The Norwegian minister for foreign affairs, addressing an international disarmament conference in Oslo, announced that the country would contribute $5 million to help develop an international reserve of nuclear fuel controlled by the International Atomic Energy Agency (IAEA).
The concept of a multilateral nuclear fuel bank has been under discussion for many years, and the IAEA convened an expert group look at multilateral approaches to the nuclear fuel cycle in 2004. It recognised that providing assurance of nuclear fuel supply to countries that would voluntarily forego developing such technologies themselves would be a key element in limiting the spread of sensitive nuclear technologies and increasing non-proliferation assurances. Countries could be confident that they would be able to obtain nuclear fuel for electricity generation without the risk of their supply being disrupted for political reasons, and would not be driven to invest in their own national uranium enrichment capabilities with possible additional proliferation risks.
"Norway is committed to building support for an international consensus on practical steps to support global non-proliferation and disarmament goals," said the country's minister of foreign affairs Jonas Gahr Støre. "This nuclear fuel reserve is one such concrete and effective step in this direction. We will engage in building broad international support and funding for the initiative."
The nuclear fuel reserve initiative was launched in September 2006 by the non-profit Nuclear Threat Initiative (NTI), which is co-chaired by philanthropist CNN founder Ted Turner and former US Senator Sam Nunn. President George Bush signed a US funding allocation into law on 26 December 2007. It matches a September 2006 commitment of $50 million from the NTI. The NTI contribution is contingent on two conditions that must be met by September 2008. The IAEA must take the necessary actions to approve the establishment of the reserve, and one or more member states must contribute an additional $100 million - or the equivalent value of low-enriched uranium (LEU) - in funding for the reserve.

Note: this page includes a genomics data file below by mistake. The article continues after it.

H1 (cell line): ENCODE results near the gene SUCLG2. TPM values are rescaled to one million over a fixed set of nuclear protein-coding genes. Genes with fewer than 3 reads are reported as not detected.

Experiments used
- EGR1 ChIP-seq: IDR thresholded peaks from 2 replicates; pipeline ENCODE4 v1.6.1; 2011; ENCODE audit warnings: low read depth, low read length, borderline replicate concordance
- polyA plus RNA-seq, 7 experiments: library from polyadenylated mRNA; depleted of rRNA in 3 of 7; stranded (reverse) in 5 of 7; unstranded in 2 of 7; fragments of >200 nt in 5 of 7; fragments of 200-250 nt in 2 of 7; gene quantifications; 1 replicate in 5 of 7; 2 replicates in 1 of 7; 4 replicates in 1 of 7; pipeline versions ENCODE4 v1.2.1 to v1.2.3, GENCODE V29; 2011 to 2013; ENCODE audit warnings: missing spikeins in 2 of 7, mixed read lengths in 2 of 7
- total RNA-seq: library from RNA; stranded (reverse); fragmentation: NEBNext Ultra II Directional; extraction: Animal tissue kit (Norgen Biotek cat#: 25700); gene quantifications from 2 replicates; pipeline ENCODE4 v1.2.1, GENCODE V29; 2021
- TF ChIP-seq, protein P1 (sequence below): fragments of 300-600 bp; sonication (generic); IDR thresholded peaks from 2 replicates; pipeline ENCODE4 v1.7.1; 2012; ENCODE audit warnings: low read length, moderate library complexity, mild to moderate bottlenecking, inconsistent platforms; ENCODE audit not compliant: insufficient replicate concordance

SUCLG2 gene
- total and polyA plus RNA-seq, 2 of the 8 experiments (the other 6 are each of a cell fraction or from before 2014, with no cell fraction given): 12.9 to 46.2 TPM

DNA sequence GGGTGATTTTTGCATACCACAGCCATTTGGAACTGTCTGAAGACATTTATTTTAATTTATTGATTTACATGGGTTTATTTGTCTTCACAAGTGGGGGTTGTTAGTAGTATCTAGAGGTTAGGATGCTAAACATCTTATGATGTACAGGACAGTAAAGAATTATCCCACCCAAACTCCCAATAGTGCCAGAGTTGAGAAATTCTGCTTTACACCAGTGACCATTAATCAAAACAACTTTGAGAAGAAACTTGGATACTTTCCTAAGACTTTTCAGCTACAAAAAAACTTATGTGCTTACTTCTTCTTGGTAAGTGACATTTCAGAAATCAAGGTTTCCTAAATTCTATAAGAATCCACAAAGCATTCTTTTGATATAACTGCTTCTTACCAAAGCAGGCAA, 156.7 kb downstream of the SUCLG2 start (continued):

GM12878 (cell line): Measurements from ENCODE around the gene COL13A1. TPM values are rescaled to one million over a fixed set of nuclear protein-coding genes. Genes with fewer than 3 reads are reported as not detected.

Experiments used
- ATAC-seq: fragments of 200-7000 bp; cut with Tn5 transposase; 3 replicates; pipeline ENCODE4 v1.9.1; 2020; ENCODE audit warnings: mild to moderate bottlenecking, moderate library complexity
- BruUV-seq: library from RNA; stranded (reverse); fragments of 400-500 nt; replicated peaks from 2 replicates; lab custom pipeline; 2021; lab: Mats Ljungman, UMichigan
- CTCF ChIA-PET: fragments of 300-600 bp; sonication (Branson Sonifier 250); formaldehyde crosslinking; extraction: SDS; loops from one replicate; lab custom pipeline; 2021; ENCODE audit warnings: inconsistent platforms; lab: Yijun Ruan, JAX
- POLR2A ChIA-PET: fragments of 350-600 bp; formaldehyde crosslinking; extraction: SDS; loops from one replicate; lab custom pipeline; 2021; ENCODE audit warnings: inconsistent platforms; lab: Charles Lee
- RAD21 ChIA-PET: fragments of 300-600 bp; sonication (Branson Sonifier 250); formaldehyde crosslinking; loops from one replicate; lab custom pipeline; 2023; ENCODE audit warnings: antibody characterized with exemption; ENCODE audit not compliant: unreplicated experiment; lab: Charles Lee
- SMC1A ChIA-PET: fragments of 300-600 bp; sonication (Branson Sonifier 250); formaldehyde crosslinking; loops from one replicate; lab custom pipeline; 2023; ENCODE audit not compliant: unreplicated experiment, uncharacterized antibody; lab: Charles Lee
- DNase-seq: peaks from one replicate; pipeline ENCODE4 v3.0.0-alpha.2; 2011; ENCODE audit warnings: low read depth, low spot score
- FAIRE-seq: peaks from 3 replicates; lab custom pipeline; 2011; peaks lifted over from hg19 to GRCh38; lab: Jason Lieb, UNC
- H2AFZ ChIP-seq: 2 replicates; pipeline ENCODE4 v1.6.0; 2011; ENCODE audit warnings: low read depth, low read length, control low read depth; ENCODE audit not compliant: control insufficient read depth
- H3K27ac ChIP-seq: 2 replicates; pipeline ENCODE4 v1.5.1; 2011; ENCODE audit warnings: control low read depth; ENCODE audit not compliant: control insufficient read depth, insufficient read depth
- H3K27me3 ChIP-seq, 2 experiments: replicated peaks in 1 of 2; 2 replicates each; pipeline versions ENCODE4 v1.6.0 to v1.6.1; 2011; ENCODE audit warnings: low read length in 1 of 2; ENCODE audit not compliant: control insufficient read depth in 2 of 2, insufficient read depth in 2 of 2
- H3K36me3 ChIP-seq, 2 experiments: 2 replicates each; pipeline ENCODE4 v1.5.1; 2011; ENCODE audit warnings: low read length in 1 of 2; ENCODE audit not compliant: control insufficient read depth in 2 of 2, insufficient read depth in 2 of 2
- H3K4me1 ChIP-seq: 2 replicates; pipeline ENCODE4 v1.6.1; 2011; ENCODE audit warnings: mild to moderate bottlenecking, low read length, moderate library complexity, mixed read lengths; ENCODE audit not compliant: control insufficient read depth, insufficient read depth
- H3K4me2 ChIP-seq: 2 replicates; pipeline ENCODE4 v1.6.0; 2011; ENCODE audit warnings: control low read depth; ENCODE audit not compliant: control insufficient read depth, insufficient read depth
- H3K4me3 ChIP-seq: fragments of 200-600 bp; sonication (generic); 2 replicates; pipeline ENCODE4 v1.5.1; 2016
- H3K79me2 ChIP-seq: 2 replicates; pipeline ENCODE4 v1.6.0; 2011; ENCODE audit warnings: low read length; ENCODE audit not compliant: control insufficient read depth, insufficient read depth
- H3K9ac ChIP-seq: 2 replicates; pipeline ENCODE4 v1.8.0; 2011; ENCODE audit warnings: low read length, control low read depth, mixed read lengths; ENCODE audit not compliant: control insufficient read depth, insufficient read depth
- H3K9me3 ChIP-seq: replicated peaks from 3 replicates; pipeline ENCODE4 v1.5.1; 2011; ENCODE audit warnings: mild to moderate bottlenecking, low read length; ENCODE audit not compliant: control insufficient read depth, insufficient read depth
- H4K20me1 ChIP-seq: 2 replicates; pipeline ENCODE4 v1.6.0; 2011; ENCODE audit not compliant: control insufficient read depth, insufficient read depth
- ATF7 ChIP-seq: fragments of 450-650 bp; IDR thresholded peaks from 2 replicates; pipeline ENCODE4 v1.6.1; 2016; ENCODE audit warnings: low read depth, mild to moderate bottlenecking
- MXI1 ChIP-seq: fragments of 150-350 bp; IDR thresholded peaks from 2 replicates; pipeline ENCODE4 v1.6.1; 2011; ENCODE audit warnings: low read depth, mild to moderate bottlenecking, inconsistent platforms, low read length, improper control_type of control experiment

With $105 million now allocated for the plan, a remaining $45 million needs to be raised to reach the plan's stated target of $150 million. The Norwegian financial commitment is the first non-US contribution put towards the NTI plan.
IAEA director general Mohamed ElBaradei said: "I welcome Norway's generous contribution to the establishment of a nuclear fuel reserve under IAEA auspices." He added, "This is an important first step towards establishing an equitable multilateral framework for the nuclear fuel cycle that provides assurances against supply disruptions and strengthens the nuclear non-proliferation regime."
The NTI proposal of nuclear fuel bank under IAEA auspices is one among several multilateral nuclear approaches currently under consideration. A Russian proposal seeks the establishment of a joint enrichment facility at the country's Angarsk Electrolysis Chemical Complex, with the inclusion of an IAEA controlled LEU reserve, while a German plan calls for multilateral uranium enrichment under the auspices of the IAEA and with a uranium enrichment plant in an extra-territorial area provided by a third-party state. The NTI plan calls for a dedicated LEU stockpile to be owned and administered by the IAEA. Matters of the fuel bank's location, organization, and conditions for access are left to the agency and its member states to decide upon.
Norway itself does not have any nuclear power plants and has not announced any plans to construct any. However, investigations are underway into the potential exploitation of Norway's significant resources of thorium, which can be used as an alternative to uranium for fuelling reactors.